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Tuesday, April 25, 2017

Someday is a lie.

Nothing like knowing for sure and certain that your days are numbered to give you focus. This oral cancer part 2 has no good outcomes. Part 1 gave me a 41% chance of survival. I thought that the fact that I had no risk factors for that kind of cancer gave me an edge. Wrong! Now I have a 28% chance of survival. Best case, I lose more of my tongue but can still talk and eat, and have to undergo more radiation. Worst case of course is death.

My priorities have shaken down. If I could have 5 more years of life and not have to work, I could get 10-20 more books written (using the 'novel in 3 months' method. I've already chosen which ones come first). Finding a cover artist (I'm indie so there's no publisher doing it for me) is a holdup; I've got two books finished & ready, but my dazzlingly brilliant and very affordable cover artist, Donna Casey, lost her own battle with cancer. My attempts at covers look pathetic next to hers. So, the hunt is on.

I also need to save up $2K to get a tombstone ready. My husband has already passed on. His ashes are in an urn that is still sitting in my closet. I want to get my own cremation planned and paid for. The people who love me can throw whatever memorial they choose. Funerals are for the living, not the dead. I won't be there, so I want them to do whatever gives them comfort.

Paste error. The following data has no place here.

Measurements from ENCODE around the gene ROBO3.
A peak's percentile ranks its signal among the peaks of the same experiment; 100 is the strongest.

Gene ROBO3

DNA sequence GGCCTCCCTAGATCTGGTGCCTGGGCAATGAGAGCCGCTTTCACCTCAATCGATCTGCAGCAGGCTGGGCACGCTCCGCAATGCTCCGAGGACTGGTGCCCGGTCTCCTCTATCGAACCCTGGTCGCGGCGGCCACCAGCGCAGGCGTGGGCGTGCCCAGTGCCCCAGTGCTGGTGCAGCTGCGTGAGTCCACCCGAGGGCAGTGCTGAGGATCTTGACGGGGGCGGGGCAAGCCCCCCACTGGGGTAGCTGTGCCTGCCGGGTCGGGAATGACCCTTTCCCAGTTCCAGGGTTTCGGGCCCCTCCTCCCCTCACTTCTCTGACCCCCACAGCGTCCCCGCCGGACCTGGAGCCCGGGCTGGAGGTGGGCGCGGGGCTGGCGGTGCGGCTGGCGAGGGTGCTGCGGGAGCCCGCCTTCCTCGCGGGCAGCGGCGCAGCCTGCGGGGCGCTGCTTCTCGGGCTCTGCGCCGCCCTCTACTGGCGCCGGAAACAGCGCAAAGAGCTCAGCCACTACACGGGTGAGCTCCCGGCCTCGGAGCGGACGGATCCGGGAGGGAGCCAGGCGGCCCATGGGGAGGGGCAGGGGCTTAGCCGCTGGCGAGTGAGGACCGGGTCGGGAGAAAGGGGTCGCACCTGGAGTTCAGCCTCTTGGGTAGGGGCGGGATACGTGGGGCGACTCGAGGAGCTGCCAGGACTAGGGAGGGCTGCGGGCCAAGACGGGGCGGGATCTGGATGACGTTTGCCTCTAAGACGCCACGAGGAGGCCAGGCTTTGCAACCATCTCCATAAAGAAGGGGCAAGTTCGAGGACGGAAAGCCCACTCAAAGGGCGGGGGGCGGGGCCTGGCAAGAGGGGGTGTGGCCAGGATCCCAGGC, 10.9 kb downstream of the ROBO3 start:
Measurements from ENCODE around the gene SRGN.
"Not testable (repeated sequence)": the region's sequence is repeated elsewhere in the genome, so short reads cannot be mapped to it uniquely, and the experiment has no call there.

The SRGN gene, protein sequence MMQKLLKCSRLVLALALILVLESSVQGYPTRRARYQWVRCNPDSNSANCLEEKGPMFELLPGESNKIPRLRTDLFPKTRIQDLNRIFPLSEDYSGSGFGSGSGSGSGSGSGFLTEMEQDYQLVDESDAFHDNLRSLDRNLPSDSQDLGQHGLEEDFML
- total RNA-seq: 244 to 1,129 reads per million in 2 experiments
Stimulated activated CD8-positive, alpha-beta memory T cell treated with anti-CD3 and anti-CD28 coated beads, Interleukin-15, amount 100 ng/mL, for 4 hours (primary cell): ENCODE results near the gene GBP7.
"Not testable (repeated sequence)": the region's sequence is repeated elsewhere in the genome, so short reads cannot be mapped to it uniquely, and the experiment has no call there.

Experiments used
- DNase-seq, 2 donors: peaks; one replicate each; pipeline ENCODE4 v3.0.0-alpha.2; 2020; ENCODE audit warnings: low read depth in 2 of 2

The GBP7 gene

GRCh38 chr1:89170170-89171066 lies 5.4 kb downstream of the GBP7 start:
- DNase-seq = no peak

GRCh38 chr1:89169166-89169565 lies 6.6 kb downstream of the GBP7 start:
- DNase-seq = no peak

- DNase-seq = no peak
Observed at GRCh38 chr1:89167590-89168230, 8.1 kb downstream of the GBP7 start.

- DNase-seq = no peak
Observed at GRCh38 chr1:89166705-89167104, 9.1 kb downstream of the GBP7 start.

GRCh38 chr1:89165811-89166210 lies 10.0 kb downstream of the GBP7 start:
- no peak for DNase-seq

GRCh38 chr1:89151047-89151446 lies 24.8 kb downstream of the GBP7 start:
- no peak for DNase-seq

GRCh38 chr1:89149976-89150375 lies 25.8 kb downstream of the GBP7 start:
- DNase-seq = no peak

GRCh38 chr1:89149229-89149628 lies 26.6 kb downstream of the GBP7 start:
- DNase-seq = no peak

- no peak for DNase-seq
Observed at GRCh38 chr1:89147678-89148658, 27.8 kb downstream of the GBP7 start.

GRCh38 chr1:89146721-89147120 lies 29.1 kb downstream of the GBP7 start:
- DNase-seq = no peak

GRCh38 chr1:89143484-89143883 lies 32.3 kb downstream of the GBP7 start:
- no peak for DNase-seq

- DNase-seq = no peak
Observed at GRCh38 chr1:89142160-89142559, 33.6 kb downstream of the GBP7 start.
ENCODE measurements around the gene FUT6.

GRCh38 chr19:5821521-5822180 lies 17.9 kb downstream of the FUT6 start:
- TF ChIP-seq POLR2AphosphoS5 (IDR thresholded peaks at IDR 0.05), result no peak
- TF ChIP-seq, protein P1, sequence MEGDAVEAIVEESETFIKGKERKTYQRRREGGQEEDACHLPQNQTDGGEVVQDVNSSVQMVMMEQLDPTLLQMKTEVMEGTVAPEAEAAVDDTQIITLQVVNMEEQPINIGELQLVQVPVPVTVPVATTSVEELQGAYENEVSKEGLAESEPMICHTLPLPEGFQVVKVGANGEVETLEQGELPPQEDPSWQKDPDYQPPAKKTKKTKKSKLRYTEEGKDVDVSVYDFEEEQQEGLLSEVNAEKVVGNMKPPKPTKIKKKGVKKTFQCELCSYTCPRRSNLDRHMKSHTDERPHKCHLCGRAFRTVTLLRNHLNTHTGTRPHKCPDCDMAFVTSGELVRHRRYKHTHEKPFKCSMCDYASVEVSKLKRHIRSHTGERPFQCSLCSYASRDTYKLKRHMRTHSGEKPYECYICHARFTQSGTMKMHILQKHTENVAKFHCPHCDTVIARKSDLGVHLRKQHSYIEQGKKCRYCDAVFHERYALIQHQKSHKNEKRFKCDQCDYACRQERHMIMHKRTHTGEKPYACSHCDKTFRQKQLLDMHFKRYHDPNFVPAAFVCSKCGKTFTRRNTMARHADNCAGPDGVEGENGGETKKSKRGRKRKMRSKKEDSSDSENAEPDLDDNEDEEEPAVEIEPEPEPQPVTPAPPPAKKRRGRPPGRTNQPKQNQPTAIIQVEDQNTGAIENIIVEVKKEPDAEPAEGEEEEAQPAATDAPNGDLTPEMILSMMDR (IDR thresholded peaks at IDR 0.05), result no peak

Someday I was going to travel, someday I would write a hundred novels, someday I would find true love. Nope.

There is no someday. You want to do something, do it now.

Sunday, April 23, 2017

Oh cancer, my cancer

Cancer. I have cancer. Why doesn't it seem real? I should be frightened. I should be angry - I have no risk factors for this cancer I now have had twice. Maybe I'm in limbo until I know the prognosis and what they're going to have to do to me this time. I know I'll lose more of my tongue. Will I still be able to talk? Eat? Has it spread farther? Has it metastasized? Will I lose part of my face, my jaw? What if it gets into my brain? Instead I'm just going on with my life until I face the doctor. Until they run the tests. How am I supposed to react here?

Terror, first. All Sunday morning I've been fighting back tears. Anger, second. At the two doctors who looked at it, told me it couldn't be cancer, and wouldn't do a biopsy. The first was in the fall. So it's had nearly six months to grow.

Best-case scenario, I lose another chunk of my tongue and have to do more radiation and/or chemo, but can still talk and swallow afterwards. Or I'm left without much tongue and can't speak clearly enough for anyone to understand, and have to be fed in a tube into my stomach. Or it's spread, and besides my tongue I lose the right side of my lower jaw and maybe more teeth and part of my face.
Worst case, it's metastasized and I'm terminal.

Monday I call the doctor's office to find out when my appointment with the oral surgeon is. After tests I'll have my prognosis and know which nightmare will come true.

Thursday, April 20, 2017

Cancer, part two